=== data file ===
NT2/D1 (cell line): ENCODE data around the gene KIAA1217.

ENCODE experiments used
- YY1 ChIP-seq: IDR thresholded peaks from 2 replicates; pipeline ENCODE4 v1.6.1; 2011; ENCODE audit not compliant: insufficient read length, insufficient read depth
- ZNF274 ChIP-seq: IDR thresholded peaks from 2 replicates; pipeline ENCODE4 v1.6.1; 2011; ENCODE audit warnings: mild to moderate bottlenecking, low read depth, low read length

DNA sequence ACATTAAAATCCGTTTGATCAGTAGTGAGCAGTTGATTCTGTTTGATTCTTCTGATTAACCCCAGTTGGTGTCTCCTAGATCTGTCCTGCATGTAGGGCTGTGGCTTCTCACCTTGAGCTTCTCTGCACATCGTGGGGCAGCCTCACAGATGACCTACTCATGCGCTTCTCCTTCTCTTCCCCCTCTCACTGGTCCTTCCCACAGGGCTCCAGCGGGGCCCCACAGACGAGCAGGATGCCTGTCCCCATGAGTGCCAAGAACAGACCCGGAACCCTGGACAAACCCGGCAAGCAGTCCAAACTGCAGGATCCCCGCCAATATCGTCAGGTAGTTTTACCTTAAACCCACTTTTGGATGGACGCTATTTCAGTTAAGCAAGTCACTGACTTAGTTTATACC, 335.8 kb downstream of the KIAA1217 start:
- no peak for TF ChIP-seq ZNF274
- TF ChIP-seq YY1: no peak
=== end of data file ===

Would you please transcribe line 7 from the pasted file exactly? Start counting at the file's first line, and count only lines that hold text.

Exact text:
- TF ChIP-seq YY1: no peak